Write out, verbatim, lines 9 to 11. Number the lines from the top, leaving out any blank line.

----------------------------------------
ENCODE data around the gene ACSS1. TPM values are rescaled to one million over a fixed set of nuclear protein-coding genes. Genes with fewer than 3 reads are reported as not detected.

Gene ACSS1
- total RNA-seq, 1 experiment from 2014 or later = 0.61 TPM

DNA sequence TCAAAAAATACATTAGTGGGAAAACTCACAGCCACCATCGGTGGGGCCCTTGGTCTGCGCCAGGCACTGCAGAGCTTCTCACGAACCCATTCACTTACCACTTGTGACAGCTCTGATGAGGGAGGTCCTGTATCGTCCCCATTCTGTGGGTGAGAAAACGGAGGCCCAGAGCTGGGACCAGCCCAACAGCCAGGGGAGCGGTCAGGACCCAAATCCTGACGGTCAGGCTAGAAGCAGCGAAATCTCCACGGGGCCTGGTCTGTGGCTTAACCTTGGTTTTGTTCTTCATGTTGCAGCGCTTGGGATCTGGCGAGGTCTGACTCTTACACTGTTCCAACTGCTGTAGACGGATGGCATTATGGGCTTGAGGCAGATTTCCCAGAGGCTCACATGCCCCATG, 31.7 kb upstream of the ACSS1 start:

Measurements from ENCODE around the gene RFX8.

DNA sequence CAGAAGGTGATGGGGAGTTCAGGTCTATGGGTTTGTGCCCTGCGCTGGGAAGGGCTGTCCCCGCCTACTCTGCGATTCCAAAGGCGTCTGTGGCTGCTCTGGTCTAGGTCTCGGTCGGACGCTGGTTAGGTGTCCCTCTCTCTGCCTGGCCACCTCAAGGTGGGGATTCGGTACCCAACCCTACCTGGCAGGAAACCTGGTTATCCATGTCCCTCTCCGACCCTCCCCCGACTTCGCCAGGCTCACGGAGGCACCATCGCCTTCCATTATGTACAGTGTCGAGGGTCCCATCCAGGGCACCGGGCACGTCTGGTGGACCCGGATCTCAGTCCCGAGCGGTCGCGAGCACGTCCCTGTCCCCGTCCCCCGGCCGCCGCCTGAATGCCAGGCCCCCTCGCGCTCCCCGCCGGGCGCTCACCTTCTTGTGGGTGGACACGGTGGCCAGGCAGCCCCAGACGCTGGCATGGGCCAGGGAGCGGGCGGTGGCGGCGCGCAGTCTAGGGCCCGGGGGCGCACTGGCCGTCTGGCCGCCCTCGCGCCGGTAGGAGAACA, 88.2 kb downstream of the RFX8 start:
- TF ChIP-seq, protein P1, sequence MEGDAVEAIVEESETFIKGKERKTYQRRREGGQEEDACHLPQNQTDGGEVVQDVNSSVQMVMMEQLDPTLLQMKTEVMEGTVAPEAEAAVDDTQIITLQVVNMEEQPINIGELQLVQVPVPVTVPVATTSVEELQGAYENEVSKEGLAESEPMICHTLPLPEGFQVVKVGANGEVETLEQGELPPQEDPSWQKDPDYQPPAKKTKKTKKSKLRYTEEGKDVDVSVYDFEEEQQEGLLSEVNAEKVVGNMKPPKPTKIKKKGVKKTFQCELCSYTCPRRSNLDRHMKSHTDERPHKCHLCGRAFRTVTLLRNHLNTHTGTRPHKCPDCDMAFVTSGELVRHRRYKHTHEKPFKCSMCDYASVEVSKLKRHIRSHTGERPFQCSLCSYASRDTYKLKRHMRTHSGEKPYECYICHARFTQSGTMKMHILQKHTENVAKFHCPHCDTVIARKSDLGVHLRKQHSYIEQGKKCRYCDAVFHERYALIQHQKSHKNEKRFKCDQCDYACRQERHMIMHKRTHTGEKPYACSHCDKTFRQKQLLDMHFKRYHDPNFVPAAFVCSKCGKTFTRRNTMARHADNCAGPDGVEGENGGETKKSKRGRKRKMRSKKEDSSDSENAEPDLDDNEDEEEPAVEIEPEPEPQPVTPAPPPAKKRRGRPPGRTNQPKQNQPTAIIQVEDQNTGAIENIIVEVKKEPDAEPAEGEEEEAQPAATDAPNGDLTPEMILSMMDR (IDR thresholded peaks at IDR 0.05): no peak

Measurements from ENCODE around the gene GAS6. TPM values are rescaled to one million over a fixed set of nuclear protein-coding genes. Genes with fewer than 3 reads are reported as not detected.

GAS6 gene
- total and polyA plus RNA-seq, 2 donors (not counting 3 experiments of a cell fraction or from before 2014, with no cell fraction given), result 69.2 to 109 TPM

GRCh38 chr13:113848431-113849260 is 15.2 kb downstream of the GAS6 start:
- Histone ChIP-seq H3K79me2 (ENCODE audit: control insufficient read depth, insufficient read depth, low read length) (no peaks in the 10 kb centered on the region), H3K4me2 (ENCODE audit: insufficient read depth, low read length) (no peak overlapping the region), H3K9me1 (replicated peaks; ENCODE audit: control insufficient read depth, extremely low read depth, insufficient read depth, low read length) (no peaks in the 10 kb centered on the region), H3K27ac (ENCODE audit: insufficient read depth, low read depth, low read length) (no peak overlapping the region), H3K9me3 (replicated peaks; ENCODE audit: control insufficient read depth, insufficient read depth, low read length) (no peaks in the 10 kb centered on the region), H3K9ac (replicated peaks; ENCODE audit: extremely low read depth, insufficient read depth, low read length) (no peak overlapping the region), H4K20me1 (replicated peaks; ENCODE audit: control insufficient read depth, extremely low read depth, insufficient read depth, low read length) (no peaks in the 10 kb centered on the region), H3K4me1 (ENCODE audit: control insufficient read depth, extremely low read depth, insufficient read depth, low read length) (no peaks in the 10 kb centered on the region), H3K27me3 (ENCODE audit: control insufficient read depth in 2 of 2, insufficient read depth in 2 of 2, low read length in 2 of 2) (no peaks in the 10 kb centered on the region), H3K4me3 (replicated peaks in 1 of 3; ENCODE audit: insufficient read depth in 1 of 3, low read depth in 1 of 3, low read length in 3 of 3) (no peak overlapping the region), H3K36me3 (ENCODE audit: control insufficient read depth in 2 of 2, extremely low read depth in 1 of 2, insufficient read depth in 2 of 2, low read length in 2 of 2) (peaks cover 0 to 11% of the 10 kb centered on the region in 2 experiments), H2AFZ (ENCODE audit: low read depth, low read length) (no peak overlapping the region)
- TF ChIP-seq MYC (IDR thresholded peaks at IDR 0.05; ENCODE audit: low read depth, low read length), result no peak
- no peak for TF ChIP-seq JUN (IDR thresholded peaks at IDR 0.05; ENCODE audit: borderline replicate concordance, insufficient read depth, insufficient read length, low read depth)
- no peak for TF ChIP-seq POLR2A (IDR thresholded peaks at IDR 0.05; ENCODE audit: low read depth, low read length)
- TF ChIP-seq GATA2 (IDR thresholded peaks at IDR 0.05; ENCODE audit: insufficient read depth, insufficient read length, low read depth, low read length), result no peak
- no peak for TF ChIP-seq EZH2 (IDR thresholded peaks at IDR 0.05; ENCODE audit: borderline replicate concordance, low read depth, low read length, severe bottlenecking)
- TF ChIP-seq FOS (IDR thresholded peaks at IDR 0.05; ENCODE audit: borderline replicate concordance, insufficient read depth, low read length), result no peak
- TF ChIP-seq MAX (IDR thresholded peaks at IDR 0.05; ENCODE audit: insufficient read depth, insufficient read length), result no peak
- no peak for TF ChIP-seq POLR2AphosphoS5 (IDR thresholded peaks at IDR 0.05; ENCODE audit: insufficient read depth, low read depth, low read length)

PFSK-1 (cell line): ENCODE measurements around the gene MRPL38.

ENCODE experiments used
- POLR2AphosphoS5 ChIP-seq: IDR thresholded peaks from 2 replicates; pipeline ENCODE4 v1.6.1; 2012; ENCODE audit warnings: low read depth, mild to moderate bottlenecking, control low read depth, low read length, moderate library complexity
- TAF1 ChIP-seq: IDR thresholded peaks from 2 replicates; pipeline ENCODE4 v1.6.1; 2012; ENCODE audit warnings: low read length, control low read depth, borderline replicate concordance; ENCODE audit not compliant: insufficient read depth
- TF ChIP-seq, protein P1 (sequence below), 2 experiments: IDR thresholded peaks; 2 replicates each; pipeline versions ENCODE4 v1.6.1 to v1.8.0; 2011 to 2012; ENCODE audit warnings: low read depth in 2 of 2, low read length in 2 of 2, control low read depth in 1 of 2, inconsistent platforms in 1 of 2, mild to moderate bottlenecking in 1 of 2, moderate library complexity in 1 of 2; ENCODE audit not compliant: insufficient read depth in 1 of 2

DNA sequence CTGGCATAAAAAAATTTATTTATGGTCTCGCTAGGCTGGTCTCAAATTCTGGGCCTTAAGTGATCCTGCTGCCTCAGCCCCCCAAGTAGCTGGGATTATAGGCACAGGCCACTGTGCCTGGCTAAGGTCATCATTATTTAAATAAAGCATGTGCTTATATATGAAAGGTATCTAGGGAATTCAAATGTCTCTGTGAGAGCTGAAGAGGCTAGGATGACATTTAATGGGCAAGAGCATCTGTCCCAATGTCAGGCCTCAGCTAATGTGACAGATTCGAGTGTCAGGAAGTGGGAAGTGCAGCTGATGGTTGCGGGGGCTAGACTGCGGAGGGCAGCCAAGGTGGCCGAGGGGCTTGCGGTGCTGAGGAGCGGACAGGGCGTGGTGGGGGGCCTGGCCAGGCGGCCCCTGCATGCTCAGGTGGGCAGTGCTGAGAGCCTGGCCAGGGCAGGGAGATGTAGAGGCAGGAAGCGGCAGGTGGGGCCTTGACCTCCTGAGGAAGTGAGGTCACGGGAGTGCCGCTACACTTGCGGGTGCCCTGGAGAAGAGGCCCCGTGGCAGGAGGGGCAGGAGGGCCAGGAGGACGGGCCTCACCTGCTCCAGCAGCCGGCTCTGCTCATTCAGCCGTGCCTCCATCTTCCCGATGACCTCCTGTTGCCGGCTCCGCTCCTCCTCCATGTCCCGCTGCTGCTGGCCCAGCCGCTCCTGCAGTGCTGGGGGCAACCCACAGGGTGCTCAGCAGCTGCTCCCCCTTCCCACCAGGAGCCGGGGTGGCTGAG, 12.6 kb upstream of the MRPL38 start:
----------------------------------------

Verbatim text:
GAS6 gene
- total and polyA plus RNA-seq, 2 donors (not counting 3 experiments of a cell fraction or from before 2014, with no cell fraction given), result 69.2 to 109 TPM

GRCh38 chr13:113848431-113849260 is 15.2 kb downstream of the GAS6 start: